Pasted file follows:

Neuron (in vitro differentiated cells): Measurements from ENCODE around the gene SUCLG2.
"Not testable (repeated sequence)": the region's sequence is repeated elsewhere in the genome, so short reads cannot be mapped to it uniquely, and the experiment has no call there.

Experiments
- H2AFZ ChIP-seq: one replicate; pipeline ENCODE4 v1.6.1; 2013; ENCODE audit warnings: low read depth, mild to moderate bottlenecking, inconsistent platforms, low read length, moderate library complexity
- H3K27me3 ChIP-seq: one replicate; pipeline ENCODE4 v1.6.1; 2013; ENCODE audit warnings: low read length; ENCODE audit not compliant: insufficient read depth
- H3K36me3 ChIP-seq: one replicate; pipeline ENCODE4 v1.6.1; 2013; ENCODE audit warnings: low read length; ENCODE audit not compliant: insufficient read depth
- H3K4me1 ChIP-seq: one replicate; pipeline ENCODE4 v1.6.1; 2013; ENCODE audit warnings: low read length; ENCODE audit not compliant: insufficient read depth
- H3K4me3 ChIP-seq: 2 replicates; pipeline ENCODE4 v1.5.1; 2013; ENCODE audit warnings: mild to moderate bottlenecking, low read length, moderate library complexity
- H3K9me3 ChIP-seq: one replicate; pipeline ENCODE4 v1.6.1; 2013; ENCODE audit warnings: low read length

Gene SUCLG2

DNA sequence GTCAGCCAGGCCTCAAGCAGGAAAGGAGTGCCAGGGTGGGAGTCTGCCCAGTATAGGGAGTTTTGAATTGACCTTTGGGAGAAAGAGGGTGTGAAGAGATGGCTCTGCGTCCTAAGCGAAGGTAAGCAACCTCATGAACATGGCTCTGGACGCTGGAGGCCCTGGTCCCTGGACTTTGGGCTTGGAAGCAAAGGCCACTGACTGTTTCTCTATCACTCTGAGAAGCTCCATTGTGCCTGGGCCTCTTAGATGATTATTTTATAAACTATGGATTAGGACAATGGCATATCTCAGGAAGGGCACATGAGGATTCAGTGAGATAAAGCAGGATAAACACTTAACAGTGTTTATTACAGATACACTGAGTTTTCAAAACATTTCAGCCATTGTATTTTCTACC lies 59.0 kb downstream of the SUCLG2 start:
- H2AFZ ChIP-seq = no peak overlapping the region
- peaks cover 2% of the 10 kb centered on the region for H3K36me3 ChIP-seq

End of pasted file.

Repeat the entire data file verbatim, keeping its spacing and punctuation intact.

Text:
Neuron (in vitro differentiated cells): Measurements from ENCODE around the gene SUCLG2.
"Not testable (repeated sequence)": the region's sequence is repeated elsewhere in the genome, so short reads cannot be mapped to it uniquely, and the experiment has no call there.

Experiments
- H2AFZ ChIP-seq: one replicate; pipeline ENCODE4 v1.6.1; 2013; ENCODE audit warnings: low read depth, mild to moderate bottlenecking, inconsistent platforms, low read length, moderate library complexity
- H3K27me3 ChIP-seq: one replicate; pipeline ENCODE4 v1.6.1; 2013; ENCODE audit warnings: low read length; ENCODE audit not compliant: insufficient read depth
- H3K36me3 ChIP-seq: one replicate; pipeline ENCODE4 v1.6.1; 2013; ENCODE audit warnings: low read length; ENCODE audit not compliant: insufficient read depth
- H3K4me1 ChIP-seq: one replicate; pipeline ENCODE4 v1.6.1; 2013; ENCODE audit warnings: low read length; ENCODE audit not compliant: insufficient read depth
- H3K4me3 ChIP-seq: 2 replicates; pipeline ENCODE4 v1.5.1; 2013; ENCODE audit warnings: mild to moderate bottlenecking, low read length, moderate library complexity
- H3K9me3 ChIP-seq: one replicate; pipeline ENCODE4 v1.6.1; 2013; ENCODE audit warnings: low read length

Gene SUCLG2

DNA sequence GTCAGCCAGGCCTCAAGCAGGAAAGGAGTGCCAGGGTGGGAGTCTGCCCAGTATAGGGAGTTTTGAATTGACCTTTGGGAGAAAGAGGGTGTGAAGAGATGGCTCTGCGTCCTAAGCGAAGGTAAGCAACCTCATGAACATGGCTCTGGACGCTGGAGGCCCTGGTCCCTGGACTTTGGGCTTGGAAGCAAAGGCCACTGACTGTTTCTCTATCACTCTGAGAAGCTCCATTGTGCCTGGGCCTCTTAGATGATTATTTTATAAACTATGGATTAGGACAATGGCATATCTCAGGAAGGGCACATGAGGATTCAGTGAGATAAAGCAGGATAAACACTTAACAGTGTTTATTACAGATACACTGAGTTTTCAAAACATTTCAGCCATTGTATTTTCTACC lies 59.0 kb downstream of the SUCLG2 start:
- H2AFZ ChIP-seq = no peak overlapping the region
- peaks cover 2% of the 10 kb centered on the region for H3K36me3 ChIP-seq